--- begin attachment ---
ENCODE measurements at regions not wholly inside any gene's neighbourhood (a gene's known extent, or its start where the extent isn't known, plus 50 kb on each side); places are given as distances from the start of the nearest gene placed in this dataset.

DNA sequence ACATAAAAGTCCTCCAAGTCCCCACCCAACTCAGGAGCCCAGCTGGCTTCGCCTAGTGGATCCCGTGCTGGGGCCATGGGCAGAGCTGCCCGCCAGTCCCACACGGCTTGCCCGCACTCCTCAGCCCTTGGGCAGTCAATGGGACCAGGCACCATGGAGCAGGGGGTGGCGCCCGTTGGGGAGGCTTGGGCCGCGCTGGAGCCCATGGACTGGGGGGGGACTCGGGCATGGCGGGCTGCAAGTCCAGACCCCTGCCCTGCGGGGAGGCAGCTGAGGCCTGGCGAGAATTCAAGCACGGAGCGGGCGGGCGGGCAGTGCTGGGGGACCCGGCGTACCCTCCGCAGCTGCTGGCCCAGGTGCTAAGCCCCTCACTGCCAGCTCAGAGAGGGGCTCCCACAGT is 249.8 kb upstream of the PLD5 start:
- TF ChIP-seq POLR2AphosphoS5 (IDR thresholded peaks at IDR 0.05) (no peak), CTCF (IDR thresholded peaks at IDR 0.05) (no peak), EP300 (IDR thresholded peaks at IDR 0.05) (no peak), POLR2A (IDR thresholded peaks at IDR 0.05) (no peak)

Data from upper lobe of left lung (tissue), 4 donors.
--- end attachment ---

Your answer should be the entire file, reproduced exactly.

ENCODE measurements at regions not wholly inside any gene's neighbourhood (a gene's known extent, or its start where the extent isn't known, plus 50 kb on each side); places are given as distances from the start of the nearest gene placed in this dataset.

DNA sequence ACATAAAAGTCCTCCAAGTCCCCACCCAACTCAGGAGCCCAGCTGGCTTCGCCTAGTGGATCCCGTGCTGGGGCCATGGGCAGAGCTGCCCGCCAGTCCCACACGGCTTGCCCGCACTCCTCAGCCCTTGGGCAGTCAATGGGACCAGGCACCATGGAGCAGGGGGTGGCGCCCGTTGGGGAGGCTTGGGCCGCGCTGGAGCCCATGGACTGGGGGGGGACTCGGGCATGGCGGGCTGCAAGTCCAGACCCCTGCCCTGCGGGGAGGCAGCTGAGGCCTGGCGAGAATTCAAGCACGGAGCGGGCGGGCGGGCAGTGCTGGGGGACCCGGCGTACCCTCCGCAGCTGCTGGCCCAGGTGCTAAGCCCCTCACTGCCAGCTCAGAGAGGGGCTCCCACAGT is 249.8 kb upstream of the PLD5 start:
- TF ChIP-seq POLR2AphosphoS5 (IDR thresholded peaks at IDR 0.05) (no peak), CTCF (IDR thresholded peaks at IDR 0.05) (no peak), EP300 (IDR thresholded peaks at IDR 0.05) (no peak), POLR2A (IDR thresholded peaks at IDR 0.05) (no peak)

Data from upper lobe of left lung (tissue), 4 donors.